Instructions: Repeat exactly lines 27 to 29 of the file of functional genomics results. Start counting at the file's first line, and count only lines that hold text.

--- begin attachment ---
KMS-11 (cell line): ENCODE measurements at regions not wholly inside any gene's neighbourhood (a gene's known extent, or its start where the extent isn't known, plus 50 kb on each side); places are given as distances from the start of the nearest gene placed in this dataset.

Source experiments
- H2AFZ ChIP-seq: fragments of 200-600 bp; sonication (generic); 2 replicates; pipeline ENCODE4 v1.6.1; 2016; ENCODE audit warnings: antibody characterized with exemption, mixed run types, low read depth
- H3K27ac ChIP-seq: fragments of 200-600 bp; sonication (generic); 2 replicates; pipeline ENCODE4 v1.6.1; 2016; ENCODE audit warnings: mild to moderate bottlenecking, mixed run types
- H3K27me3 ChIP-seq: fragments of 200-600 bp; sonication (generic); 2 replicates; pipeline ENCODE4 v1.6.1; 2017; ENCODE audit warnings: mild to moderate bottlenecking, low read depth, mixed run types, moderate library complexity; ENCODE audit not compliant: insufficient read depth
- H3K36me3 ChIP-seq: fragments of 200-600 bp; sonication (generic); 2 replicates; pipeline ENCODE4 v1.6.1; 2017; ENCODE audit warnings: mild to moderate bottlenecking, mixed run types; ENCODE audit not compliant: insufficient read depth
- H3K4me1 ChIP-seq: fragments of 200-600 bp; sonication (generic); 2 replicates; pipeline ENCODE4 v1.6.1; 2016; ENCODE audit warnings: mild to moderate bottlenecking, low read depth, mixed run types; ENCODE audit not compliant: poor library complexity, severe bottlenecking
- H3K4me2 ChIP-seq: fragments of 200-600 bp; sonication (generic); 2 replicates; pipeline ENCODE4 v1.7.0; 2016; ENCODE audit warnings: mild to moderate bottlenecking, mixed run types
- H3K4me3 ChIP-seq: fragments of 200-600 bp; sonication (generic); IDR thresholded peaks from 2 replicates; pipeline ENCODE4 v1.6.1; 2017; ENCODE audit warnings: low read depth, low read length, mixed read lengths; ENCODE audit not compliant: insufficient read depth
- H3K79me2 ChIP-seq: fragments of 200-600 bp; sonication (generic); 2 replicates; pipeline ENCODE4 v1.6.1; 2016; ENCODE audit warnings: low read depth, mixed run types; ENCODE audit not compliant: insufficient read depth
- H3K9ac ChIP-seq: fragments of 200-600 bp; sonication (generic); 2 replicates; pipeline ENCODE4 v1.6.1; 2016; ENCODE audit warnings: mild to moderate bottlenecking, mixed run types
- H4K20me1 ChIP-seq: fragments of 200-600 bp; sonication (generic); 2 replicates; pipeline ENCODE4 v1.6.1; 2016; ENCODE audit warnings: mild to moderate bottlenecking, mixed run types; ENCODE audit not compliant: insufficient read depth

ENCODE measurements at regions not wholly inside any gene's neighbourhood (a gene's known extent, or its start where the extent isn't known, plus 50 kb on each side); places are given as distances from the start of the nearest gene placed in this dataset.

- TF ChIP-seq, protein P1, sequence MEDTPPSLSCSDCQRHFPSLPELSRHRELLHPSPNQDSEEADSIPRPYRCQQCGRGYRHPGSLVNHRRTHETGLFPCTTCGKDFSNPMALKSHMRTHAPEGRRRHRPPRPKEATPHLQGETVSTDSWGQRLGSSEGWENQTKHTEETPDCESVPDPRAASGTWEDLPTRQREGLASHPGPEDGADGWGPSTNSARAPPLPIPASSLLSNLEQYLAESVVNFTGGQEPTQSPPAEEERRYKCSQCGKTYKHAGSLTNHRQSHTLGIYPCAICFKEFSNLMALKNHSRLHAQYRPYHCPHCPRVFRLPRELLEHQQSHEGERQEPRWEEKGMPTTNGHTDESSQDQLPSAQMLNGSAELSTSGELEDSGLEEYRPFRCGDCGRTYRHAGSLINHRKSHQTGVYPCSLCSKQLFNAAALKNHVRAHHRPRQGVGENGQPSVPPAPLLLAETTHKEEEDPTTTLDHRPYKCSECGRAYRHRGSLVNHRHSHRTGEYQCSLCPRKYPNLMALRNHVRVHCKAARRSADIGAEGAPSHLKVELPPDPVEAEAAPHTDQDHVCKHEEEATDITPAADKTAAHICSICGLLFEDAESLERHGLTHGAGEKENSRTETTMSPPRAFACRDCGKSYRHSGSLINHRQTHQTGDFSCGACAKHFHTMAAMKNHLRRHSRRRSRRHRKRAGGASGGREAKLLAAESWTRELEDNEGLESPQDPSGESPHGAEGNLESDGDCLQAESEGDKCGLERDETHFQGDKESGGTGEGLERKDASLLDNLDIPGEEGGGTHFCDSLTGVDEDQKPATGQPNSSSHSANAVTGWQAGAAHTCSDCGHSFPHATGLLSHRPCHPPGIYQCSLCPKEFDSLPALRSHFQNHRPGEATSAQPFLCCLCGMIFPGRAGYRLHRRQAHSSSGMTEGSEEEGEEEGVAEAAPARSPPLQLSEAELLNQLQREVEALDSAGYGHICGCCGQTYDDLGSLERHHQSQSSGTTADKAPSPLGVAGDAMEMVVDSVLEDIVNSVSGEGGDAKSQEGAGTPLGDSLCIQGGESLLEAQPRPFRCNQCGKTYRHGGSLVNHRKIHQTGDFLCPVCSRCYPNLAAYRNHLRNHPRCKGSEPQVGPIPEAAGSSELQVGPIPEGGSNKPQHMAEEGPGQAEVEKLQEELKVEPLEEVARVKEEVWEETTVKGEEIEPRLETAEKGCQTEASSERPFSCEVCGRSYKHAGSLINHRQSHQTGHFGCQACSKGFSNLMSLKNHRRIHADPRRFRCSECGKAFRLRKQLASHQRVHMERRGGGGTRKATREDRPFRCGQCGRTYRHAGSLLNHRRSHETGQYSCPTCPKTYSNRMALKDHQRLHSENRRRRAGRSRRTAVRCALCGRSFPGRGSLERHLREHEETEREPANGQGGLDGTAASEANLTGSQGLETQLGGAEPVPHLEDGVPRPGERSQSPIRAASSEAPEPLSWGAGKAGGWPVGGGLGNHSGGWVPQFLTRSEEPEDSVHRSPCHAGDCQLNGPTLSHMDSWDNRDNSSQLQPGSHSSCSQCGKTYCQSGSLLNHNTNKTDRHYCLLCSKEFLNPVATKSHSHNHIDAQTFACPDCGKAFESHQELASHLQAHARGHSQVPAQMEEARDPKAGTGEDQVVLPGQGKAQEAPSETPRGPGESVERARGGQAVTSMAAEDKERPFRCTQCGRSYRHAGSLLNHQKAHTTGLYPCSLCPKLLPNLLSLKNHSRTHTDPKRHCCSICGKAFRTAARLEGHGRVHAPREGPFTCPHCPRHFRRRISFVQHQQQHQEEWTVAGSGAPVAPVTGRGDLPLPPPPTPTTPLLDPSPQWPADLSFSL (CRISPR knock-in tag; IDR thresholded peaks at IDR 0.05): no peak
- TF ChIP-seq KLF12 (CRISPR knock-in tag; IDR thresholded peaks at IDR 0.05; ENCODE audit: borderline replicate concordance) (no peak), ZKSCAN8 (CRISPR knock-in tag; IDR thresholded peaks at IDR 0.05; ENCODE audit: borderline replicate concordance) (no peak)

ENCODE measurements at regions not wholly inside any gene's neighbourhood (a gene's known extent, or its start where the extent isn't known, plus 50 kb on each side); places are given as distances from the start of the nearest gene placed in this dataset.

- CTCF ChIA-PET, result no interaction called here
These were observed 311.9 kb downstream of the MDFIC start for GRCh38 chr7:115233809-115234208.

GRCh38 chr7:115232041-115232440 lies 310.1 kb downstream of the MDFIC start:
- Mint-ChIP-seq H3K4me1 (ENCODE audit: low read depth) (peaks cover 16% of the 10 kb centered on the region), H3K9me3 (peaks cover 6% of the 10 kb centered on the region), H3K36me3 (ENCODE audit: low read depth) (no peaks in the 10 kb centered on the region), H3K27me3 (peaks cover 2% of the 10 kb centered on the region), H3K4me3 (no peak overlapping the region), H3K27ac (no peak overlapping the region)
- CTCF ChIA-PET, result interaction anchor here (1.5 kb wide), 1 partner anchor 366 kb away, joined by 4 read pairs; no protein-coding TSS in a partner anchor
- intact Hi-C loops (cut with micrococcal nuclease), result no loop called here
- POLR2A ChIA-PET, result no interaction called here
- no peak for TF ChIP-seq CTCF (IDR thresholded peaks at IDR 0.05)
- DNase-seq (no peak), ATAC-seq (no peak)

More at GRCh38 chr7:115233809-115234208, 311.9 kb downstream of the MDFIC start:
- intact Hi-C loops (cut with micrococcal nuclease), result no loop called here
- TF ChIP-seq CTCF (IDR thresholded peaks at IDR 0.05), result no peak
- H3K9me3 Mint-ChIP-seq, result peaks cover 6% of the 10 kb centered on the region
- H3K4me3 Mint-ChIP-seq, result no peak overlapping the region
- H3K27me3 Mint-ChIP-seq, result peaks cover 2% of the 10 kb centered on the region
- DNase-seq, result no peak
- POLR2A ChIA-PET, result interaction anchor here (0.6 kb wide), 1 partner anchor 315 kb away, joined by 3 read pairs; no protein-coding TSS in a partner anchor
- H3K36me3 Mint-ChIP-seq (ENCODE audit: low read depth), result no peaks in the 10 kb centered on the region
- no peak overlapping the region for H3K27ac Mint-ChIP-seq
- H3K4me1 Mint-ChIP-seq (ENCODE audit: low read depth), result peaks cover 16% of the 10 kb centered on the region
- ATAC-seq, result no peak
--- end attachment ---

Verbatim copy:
- intact Hi-C loops (cut with micrococcal nuclease), result no loop called here
- TF ChIP-seq CTCF (IDR thresholded peaks at IDR 0.05), result no peak
- H3K9me3 Mint-ChIP-seq, result peaks cover 6% of the 10 kb centered on the region